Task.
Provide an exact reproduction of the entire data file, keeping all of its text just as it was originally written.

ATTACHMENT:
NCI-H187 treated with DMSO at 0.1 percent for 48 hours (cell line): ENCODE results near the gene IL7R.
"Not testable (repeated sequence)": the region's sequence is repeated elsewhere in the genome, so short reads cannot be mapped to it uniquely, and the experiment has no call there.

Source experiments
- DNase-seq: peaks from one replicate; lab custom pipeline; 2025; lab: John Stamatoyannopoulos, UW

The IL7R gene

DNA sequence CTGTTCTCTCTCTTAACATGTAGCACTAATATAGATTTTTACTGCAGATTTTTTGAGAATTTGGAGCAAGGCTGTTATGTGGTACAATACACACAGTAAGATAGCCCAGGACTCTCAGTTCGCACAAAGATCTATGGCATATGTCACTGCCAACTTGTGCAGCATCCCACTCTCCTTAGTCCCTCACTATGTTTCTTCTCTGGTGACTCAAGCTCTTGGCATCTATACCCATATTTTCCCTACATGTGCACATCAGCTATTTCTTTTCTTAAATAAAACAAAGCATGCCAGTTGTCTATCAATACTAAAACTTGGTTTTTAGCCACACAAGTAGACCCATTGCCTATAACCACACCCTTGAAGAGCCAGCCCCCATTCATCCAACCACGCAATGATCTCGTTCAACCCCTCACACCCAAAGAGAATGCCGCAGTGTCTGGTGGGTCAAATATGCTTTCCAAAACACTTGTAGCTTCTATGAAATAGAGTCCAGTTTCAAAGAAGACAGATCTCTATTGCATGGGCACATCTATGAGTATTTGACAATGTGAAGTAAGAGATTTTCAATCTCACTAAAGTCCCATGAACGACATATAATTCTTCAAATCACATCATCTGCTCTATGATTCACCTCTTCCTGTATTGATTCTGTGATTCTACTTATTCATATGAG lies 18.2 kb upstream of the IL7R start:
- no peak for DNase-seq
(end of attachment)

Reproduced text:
NCI-H187 treated with DMSO at 0.1 percent for 48 hours (cell line): ENCODE results near the gene IL7R.
"Not testable (repeated sequence)": the region's sequence is repeated elsewhere in the genome, so short reads cannot be mapped to it uniquely, and the experiment has no call there.

Source experiments
- DNase-seq: peaks from one replicate; lab custom pipeline; 2025; lab: John Stamatoyannopoulos, UW

The IL7R gene

DNA sequence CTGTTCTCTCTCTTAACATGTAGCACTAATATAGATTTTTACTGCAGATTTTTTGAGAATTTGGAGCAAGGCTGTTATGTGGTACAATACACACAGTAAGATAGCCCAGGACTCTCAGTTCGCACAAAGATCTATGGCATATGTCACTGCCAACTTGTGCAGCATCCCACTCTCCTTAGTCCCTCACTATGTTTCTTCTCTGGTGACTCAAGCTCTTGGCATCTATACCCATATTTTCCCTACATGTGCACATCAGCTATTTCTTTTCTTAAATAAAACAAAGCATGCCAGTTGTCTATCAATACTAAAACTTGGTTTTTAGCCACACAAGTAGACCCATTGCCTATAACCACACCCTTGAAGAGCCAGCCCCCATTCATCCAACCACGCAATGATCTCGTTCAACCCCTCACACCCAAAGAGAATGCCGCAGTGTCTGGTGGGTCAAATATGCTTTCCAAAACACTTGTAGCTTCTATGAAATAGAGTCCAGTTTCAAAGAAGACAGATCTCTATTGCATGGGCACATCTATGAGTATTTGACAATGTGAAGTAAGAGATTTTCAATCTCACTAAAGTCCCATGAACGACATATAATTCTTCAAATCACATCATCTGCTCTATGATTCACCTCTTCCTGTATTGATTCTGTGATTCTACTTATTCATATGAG lies 18.2 kb upstream of the IL7R start:
- no peak for DNase-seq